The Southern Baptist Convention, the governing body for the largest Protestant Christian denomination in the United States, made a formal declaration on Wednesday condemning the Boy Scouts of America for allowing openly homosexual scouts. 

The condemnation came during the Southern Baptist Convention’s annual meeting in Houston, Reuters reports. While the Convention passed a resolution condemning the Boy Scouts of America’s recent move, the resolution is not binding and does not require individual Baptist churches to cut ties with the BSA.

"There will be a mass exodus over time," Frank Page, president of the Southern Baptist Convention Executive Committee, said, according to Fox News. “Churches are finally going to have to come to realize -- there is a point when you say, ‘sorry, no more.’”

Russell Moore, president of the Convention’s Ethics & Religious Liberty Commission, says that the condemnation is about more than the Boy Scouts’ inclusion of homosexual scouts.

“The Boy Scouts previously had an understanding of sexuality that was geared toward expression in marriage," Moore told the Baptist Press. "That has changed, and that is a momentous change ... Once you take sexuality and the expression of sexuality and politicize it in the way the Boy Scouts have done, you change the nature of that moral education in a way that Southern Baptists, most of us, have grave concerns about."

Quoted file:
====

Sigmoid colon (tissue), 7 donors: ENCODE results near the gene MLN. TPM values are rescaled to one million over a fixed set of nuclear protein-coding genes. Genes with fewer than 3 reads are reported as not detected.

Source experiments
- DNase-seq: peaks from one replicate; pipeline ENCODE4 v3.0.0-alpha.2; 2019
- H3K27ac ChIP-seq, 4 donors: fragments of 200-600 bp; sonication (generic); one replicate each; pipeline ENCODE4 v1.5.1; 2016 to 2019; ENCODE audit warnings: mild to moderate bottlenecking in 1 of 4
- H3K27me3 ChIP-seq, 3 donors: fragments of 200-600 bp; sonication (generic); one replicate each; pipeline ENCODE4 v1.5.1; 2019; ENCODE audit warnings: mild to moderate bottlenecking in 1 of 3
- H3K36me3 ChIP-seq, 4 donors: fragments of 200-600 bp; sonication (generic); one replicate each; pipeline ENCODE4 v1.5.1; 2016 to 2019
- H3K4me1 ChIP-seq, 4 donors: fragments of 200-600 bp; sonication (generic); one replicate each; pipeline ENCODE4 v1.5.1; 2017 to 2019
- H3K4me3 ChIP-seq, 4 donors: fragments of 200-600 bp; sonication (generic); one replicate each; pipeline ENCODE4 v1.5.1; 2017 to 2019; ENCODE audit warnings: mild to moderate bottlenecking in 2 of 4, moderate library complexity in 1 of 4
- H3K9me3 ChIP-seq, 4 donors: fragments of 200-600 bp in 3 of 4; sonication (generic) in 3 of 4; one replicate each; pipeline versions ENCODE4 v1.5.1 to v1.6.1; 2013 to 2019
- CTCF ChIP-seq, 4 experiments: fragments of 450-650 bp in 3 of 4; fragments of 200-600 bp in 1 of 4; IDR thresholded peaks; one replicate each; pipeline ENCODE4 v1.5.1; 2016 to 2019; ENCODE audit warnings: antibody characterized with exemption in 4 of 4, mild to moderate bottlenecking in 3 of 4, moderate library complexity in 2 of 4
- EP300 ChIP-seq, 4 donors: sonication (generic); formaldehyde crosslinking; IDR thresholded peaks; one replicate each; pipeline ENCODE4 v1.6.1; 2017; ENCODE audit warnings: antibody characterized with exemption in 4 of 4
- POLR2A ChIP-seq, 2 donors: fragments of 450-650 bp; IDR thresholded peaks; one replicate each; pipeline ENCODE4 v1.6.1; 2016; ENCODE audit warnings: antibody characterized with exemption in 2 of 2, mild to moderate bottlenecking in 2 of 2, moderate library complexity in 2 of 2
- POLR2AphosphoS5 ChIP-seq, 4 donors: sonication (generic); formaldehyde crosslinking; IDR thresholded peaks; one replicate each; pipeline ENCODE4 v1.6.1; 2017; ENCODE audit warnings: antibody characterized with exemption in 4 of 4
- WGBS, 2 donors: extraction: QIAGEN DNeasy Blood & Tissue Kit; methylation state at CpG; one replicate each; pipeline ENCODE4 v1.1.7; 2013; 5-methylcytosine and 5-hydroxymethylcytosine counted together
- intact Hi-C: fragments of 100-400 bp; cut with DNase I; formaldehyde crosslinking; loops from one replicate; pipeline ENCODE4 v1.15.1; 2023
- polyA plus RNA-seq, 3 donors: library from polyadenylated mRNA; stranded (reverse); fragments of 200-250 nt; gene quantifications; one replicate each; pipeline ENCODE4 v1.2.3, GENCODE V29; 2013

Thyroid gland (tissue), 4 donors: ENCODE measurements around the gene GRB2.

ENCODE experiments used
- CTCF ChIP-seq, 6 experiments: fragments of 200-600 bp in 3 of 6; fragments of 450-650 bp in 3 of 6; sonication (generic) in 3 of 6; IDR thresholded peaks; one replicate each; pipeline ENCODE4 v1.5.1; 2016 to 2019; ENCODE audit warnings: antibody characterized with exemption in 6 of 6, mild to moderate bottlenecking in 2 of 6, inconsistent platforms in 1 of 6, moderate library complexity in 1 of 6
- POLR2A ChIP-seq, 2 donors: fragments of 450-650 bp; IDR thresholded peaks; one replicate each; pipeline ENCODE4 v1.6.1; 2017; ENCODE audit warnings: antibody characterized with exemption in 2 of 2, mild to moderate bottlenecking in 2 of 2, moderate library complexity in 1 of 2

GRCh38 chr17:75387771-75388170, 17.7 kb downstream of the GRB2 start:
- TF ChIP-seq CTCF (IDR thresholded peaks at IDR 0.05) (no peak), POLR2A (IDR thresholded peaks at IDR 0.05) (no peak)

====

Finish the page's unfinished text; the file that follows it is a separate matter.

Currently, more than 70 percent of Boy Scouts of America troops are sponsored by religious organizations, and Southern Baptist churches make up a sizable percentage of those sponsors. Though the Southern Baptist Convention did not explicitly encourage Baptist churches to cut ties with the scouting organization, some churches such as the Roswell Street Baptist Church in Marietta, Ga., have already withdrawn their support.

Under the BSA’s new policy, openly gay scouts will be allowed to serve in troops nationwide. But gay scoutmasters and adult leaders are still banned. 

"No youth may be denied membership in the Boy Scouts of America on the basis of sexual orientation or preference alone," the resolution passed last month states, according to CNN.

"The resolution also reinforces that Scouting is a youth program, and any sexual conduct, whether heterosexual or homosexual, by youth of Scouting age is contrary to the virtues of Scouting," the BSA said in a statement.

The ban on gay scouts and leaders was instituted in 1991 when the organization determined that gay people were not living in accordance with the Boy Scouts of America oath, which demands that scouts be "physically strong, mentally alert and morally straight." The point of contention was with the "morally straight" clause. The U.S. Supreme Court ruled in 2000 that the BSA as a private organization had the constitutional right to set its own rules in a case brought by a gay Eagle Scout named James Dale, who was barred from serving as a leader in a New Jersey troop in 1990 because of his sexuality.